The coronavirus pandemic has nearly impacted every business in some way or another, and few industries understand this better than manufacturers. At our Manufacturing CFO Summit we held virtually last December, keynote speaker Dr. Chris Kuehl discussed what this new normal looks like for manufacturing, especially for 2021. For this first series entry, Dr. Kuehl examined the various challenges that manufacturing financial leaders must tackle to survive.
Dr. Kuehl started off by explaining that the phrase “new normal” assumes that there was an “old normal.” Manufacturers know getting to normal is a future goal that often doesn’t happen. With this “new normal,” some parts of the manufacturing sector have done quite well and others have done very poorly. He emphasized that how these parts performed depended upon the particular sector each manufacturing company serves.
What Manufacturers Can Expect in 2021
Most of the decision-making that affects business is going to be done at the state and local level. There will be 50 different approaches, depending on how each state and each community wants to handle this. Regardless, manufacturers will still get a certain amount of national recommendation as an attempt to get a national policy in place.
Dr. Kuehl pointed out that Biden’s recession response rests “very heavily on traditional recession reaction.” He explained that it will be focused on infrastructure with a bit more emphasis upon direct aid to individuals and small business. The infrastructure part, especially, could have significant implications for manufacturing as a whole.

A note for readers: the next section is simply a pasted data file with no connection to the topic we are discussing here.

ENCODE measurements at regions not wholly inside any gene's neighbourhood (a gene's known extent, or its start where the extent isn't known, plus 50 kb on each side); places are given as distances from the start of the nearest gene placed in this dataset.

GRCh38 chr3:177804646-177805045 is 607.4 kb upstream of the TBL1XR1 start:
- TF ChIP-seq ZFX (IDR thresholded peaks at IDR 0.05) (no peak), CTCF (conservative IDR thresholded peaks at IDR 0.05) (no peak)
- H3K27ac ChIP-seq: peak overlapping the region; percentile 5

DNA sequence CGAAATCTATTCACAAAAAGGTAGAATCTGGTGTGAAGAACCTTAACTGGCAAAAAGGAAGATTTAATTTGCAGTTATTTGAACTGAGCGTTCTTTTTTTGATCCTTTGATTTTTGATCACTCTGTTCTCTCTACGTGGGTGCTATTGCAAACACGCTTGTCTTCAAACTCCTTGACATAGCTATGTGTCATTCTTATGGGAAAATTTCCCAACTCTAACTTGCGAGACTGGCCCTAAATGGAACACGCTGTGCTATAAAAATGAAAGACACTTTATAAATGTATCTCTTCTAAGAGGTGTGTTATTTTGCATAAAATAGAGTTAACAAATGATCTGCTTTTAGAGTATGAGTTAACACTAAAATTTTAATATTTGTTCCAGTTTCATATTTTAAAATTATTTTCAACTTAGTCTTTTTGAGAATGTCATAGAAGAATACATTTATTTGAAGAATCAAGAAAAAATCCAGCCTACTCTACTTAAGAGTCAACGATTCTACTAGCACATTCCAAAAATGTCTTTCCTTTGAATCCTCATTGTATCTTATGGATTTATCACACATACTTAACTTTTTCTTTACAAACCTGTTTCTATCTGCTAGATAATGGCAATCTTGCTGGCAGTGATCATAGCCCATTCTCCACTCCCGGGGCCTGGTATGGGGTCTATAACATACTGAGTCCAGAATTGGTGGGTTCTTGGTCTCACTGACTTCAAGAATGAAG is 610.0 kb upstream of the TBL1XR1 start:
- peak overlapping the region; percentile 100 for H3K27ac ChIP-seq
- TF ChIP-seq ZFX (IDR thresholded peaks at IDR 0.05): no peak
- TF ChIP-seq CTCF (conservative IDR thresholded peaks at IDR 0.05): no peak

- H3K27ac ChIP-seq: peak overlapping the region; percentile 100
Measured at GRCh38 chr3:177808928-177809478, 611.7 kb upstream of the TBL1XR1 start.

In addition to roads and bridges, there’s an emphasis upon rural broadband as well, which is crucial with all of the shutdowns and remote-work requirements in place. Rural broadband matters greatly, because exports make up between 15 and 20% of the total US GDP. What makes up these exports? Agriculture and sophisticated manufacturing. Hence the need for a rural broadband focus.
Market Predictions for Manufacturing
Growth, however, does look good for 2021. Dr. Kuehl cautioned that it won’t be a complete recovery from 2020, but if manufacturers grow 4.7 to 5% in 2021, that’s still a significant offset to what was lost in 2020. Overall, Dr. Kuehl and other experts predict a good recovery all across the manufacturing board.